CLIMATE CHANGE IMPACTS AND MITIGATION ON WHEAT SYSTEM IN PACIFIC NORTHWEST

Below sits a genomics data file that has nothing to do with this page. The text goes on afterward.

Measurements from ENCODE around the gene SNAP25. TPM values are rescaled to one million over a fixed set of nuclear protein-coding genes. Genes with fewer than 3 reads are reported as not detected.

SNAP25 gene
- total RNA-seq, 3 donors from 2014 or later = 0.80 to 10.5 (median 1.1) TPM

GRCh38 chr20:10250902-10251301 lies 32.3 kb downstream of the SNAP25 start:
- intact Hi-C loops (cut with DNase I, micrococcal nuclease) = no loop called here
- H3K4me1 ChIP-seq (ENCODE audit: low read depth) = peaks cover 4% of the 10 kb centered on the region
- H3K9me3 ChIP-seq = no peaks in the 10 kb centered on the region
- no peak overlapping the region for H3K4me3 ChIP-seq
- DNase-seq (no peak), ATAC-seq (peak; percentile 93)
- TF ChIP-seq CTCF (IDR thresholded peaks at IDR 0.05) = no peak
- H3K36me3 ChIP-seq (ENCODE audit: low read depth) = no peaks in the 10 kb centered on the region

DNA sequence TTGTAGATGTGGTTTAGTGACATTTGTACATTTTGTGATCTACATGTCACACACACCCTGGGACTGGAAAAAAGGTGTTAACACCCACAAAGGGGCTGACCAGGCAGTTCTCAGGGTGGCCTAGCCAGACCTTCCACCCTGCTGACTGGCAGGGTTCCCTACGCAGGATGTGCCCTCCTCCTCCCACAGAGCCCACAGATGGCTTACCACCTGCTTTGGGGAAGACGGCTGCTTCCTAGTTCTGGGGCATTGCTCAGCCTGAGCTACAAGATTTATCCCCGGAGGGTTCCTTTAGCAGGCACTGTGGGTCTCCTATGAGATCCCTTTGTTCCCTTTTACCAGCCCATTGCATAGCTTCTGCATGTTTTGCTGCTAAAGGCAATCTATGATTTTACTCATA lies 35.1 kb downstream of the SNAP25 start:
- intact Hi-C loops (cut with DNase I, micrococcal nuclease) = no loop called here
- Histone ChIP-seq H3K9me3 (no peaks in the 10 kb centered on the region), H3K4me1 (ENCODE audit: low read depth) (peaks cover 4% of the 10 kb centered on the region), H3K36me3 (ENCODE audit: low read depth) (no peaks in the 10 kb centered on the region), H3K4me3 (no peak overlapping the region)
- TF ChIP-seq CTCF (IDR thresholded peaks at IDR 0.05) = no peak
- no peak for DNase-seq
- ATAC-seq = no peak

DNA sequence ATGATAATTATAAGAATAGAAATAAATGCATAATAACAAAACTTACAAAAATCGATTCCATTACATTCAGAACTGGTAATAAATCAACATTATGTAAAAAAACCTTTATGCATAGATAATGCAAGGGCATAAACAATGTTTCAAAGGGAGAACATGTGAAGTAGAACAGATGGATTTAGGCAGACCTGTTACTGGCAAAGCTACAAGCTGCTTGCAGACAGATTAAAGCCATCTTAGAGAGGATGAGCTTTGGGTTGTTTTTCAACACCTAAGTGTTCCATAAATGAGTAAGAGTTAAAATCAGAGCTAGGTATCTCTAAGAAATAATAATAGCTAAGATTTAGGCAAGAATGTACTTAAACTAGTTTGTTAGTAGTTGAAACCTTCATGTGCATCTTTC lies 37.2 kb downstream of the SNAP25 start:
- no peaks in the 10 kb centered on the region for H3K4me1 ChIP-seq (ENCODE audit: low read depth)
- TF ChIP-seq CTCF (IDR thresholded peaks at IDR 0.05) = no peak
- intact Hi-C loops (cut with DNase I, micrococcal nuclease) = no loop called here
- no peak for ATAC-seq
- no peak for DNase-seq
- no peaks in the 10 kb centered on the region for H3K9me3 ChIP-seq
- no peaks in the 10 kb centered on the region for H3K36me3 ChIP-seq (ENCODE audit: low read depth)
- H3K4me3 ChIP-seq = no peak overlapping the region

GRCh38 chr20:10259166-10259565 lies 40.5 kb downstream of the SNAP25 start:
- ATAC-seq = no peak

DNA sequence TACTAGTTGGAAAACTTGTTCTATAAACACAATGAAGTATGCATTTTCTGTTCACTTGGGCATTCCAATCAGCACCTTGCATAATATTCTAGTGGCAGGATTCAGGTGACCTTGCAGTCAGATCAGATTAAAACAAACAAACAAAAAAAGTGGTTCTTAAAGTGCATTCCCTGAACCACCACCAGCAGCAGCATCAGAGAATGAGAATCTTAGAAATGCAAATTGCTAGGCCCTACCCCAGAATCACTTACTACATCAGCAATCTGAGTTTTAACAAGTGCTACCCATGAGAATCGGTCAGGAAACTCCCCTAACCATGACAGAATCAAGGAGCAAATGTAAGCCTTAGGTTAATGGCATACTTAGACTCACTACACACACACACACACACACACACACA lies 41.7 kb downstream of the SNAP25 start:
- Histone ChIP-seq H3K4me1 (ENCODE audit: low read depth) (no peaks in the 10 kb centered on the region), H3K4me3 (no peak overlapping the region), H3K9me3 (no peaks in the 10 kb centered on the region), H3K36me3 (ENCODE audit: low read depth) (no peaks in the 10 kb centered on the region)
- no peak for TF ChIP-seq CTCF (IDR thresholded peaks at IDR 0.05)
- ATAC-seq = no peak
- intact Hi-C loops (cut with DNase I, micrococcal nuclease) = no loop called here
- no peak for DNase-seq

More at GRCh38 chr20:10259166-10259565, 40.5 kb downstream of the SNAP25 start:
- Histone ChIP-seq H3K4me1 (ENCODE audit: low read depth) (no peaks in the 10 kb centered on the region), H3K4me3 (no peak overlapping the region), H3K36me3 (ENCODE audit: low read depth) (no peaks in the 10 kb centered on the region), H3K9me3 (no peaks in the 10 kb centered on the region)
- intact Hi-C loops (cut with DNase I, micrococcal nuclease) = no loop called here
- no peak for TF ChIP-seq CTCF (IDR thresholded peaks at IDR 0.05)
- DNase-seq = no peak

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Although the world’s food demand is projected to increase due to population growth, the future of the global food supply is not well understood given the complex nature of stressors such as climate change. The goal of this dissertation is to improve our understanding of the impact of climate change on wheat-based dryland agriculture in the inland U.S. Pacific Northwest (PNW). We address the following three specific objectives: (i) Investigate how dryland wheat production in the PNW responds to future climate conditions and how would environmental conditions for wheat change in the future. (ii) Understand how climate change affects possible shifts between the historical borders of different agro-ecological areas and associated cropping systems in the drylands of the PNW. (iii) Evaluate the impact of climate change on greenhouse gas emissions (GHG) and components of the soil nitrogen and carbon budgets. A regional assessment was conducted using a cropping systems simulation model (CropSyst) and daily weather data (4x4 km grid) downloaded from twelve general circulation model (GCMs) climate projections for two representative concentration pathways of atmospheric CO2 (RCP 4.5 and RCP 8.5). The results presented include projections for a baseline historical period (1980–2010) and future periods 2015-45 (2030s), 2035-65 (2050s) and 2055-85(2070s). The study region was divided into three agro-ecological zones (AEZs): grain fallow, grain fallow transition, and continuous cropping. The following rotations were included: WW–SF, WW–SW–SF, and WW–SW–SP, where WW is winter wheat, SW is spring wheat, SP is spring peas, and SF is summer fallow. A reduced conservational tillage practices in each AEZ was evaluated. The results indicated that regional dryland wheat production will increase in the future, but with spatial variation and uncertainty related to future weather projections. Improvement in yield will provide opportunities for intensification of cropping systems and may lead to some reduction of fallow use. Total GHG emissions (nitrous oxide and carbon dioxide from reduced SOC stocks) had a decreasing trend while N2O emissions accounted for a larger portion of total GHG and the relative contribution had an increasing trend toward the 2070s since SOC losses were lower.